A corner installation shows a cascade of rusted shovels, barbed wire, and piles of horseshoes found nearby.

Simon Verdegem, a Belgian archaeologist specialized in WWI, cautions against unlicensed digs—because they might hurt the relics, too. “If an artifact is taken out of the battlefield without recording the context or location where it was found, it loses its value completely,” he says. “The story behind the artifact is gone.”

According to Moizan, the tour guide, there is another reason to leave relics scattered through the original landscapes. “It is interesting to me to have things still visible,” he says. “I live there and can see remains every day.” He leads about 150 visitors a year through the battlegrounds and the untouched Zone Rouge (“Red Zone”), where people can still spot weaponry, barbed wire, spoons, and tin cans of food.

“Although most people imagine war as fighting and offensives, in reality that’s only 20 percent of the time. So finding items from daily life is very special,” Moizan says. “We imagine the soldier stopping for a few minutes and eating something. And we wonder what happened next. Did he survive? Was it his last lunch or dinner?”

Among the scavenged relics in the museum, de Vries displays portraits of soldiers and their sweethearts, plus a reconstructed canteen scene.
Among the scavenged relics in the museum, de Vries displays portraits of soldiers and their sweethearts, plus a reconstructed canteen scene.

On my way to Romagne 14-18, I join Moizan on a short hike through the cratered forests of Saint Mihiel. Together we find a scrap of boot heel flattened into the gravel path. Then, on the edge of a small mound, I spot a sheen of dull metal, recognizable by its tapered base: a German bullet.

Immediately, I am hit with what the French cultural theorist Roland Barthes famously described as “punctum”—that piercing sense of ça a été, meaning “This has been.” More than a translatable phrase, it’s a feeling of immediacy that Romagne 14-18 revels in (and monetizes), cataloging the ghosts of battle through the objects left behind.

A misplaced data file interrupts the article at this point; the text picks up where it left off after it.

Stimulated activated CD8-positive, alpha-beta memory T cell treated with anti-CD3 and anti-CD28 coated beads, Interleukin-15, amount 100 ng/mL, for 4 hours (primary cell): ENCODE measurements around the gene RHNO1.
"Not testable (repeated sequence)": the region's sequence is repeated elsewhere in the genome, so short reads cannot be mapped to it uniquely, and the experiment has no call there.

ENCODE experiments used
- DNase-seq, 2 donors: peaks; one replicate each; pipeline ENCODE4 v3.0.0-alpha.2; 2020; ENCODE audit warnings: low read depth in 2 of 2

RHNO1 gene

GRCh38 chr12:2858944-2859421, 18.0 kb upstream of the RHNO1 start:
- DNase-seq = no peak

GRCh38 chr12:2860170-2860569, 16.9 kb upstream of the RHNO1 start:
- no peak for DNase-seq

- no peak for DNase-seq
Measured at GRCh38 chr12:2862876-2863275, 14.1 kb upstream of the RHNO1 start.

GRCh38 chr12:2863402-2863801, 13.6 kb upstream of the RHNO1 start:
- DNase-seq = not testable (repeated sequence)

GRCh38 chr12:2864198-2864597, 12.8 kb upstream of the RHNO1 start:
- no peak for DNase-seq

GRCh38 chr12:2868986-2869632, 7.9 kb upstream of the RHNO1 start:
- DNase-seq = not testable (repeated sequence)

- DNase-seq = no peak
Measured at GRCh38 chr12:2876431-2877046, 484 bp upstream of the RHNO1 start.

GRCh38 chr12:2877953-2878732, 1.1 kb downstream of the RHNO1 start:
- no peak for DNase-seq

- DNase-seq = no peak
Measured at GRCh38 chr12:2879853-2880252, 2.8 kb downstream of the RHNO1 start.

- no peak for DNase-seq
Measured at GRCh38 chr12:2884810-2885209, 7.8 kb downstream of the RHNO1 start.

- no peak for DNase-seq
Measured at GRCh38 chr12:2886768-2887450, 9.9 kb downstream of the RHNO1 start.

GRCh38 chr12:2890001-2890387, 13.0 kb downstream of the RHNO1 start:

Rifles, bayonets, broken gun barrels, and daggers are presented alongside helmets and bullet casings.
Rifles, bayonets, broken gun barrels, and daggers are presented alongside helmets and bullet casings.

Later in the museum, the punctum sensation hits again as I pound the keys of a tangled scrap of metal, now only faintly reminiscent of a typewriter. In the summer, the odors of diesel and gunpowder emerge from the sun-baked barn, adding to the institution’s evocative power.

“People get emotional in the summertime,” says de Vries. “It’s a very emotional museum.”

The museum has a few analogues in the art world, like the Lebanese artist Lamia Joreige’s “Object of War” series, which recasts the personal items of Beirut residents used during Lebanon’s civil war as metonymies of conflict. After all, war is an attack on the sanctity of the everyday. Embedded in the relics of Romagne 14-18 is the curator’s own distaste for battle. “I’m against war, I think it’s senseless,” says de Vries. “War is only for big enterprises. For them, it’s okay. They need money. But it’s normal humans like us that go into war.”

The woods of Saint-Mihiel are still covered in grooves and trenches, a hundred years after the end of the war.
The woods of Saint-Mihiel are still covered in grooves and trenches, a hundred years after the end of the war.

Last year, the Musée de l’Armée in Paris opened “The Life of a Soldier: From Ancient Rome to the Present,” a temporary show that exhibited shoes, backpacks, and even lunch pails from thousands of years of military campaigns, humanizing soldiers by spotlighting the modest, everyday needs of the body.

According to Olivier Renaudeau, who co-curated the exhibit, these objects have mostly remained the same since antiquity, despite advances in military technology. The mental and physical conditions of conflict have also cut across historical divides. “The soldier of today has the same difficulties and exhaustion,” says Renaudeau. “In reality, the everyday life of combatants hasn’t changed.”

The remnants of the village of Montfaucon-Argonne in the Argonne Forest, destroyed during the Meuse-Argonne offensive in 1918.
The remnants of the village of Montfaucon-Argonne in the Argonne Forest, destroyed during the Meuse-Argonne offensive in 1918.

One of the goals of the exhibit, much like Romagne 14-18, was to remind visitors of the “humanity and proximity of soldiers,” Renaudeau says. Echoing de Vries’ rebuke of the political and economic structural forces that send people to battle, Renaudeau says he sought a way to make visitors “question the means and missions of the armies that they finance with their taxes.”

In Romagne 14-18, it is the weary universality of the objects on display that offers the most poignant commentary—particularly within a department that in recent years has heavily favored France’s ultra right-wing, anti-immigrant party, the National Front. Though particular to WWI, the ravaged relics of the museum—cobwebbed helmets, lines of sinewy shrapnel, corroded canteen cutlery—invite empathy for other rubbled, war-torn regions of the world. They recall the days when France, too, was devastated by conflict and displacement.